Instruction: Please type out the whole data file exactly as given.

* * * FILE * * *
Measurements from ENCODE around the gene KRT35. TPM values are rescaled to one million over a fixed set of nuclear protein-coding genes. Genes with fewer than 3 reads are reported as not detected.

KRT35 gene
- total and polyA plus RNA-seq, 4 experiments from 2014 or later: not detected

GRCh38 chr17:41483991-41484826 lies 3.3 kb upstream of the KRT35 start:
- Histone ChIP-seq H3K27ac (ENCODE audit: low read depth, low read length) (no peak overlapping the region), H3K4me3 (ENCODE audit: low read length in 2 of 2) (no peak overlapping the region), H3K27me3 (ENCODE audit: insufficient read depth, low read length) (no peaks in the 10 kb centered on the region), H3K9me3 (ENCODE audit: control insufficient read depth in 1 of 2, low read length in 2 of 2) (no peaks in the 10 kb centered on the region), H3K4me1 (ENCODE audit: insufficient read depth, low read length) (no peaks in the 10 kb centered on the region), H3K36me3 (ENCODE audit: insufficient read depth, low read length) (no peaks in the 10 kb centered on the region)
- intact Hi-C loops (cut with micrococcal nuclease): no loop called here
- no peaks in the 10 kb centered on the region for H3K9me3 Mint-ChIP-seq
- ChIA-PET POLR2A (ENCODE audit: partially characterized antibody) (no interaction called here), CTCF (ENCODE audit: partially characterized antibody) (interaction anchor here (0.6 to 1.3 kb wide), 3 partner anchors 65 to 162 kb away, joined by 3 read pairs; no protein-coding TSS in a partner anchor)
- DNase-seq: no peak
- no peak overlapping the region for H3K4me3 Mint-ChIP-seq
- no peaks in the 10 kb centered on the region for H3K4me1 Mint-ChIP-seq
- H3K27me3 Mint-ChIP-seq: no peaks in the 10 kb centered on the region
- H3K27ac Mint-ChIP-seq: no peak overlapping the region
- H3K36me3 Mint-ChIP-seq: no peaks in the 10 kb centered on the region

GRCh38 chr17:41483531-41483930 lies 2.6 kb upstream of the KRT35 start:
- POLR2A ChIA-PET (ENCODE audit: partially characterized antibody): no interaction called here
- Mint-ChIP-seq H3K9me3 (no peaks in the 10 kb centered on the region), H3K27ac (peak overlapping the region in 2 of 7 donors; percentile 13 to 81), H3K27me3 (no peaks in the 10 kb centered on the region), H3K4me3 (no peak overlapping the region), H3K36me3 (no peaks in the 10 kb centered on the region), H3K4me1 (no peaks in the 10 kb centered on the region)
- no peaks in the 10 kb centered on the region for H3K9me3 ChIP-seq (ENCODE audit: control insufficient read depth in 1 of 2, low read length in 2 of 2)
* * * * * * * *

Measurements from ENCODE around the gene KRT35. TPM values are rescaled to one million over a fixed set of nuclear protein-coding genes. Genes with fewer than 3 reads are reported as not detected.

KRT35 gene
- total and polyA plus RNA-seq, 4 experiments from 2014 or later: not detected

GRCh38 chr17:41483991-41484826 lies 3.3 kb upstream of the KRT35 start:
- Histone ChIP-seq H3K27ac (ENCODE audit: low read depth, low read length) (no peak overlapping the region), H3K4me3 (ENCODE audit: low read length in 2 of 2) (no peak overlapping the region), H3K27me3 (ENCODE audit: insufficient read depth, low read length) (no peaks in the 10 kb centered on the region), H3K9me3 (ENCODE audit: control insufficient read depth in 1 of 2, low read length in 2 of 2) (no peaks in the 10 kb centered on the region), H3K4me1 (ENCODE audit: insufficient read depth, low read length) (no peaks in the 10 kb centered on the region), H3K36me3 (ENCODE audit: insufficient read depth, low read length) (no peaks in the 10 kb centered on the region)
- intact Hi-C loops (cut with micrococcal nuclease): no loop called here
- no peaks in the 10 kb centered on the region for H3K9me3 Mint-ChIP-seq
- ChIA-PET POLR2A (ENCODE audit: partially characterized antibody) (no interaction called here), CTCF (ENCODE audit: partially characterized antibody) (interaction anchor here (0.6 to 1.3 kb wide), 3 partner anchors 65 to 162 kb away, joined by 3 read pairs; no protein-coding TSS in a partner anchor)
- DNase-seq: no peak
- no peak overlapping the region for H3K4me3 Mint-ChIP-seq
- no peaks in the 10 kb centered on the region for H3K4me1 Mint-ChIP-seq
- H3K27me3 Mint-ChIP-seq: no peaks in the 10 kb centered on the region
- H3K27ac Mint-ChIP-seq: no peak overlapping the region
- H3K36me3 Mint-ChIP-seq: no peaks in the 10 kb centered on the region

GRCh38 chr17:41483531-41483930 lies 2.6 kb upstream of the KRT35 start:
- POLR2A ChIA-PET (ENCODE audit: partially characterized antibody): no interaction called here
- Mint-ChIP-seq H3K9me3 (no peaks in the 10 kb centered on the region), H3K27ac (peak overlapping the region in 2 of 7 donors; percentile 13 to 81), H3K27me3 (no peaks in the 10 kb centered on the region), H3K4me3 (no peak overlapping the region), H3K36me3 (no peaks in the 10 kb centered on the region), H3K4me1 (no peaks in the 10 kb centered on the region)
- no peaks in the 10 kb centered on the region for H3K9me3 ChIP-seq (ENCODE audit: control insufficient read depth in 1 of 2, low read length in 2 of 2)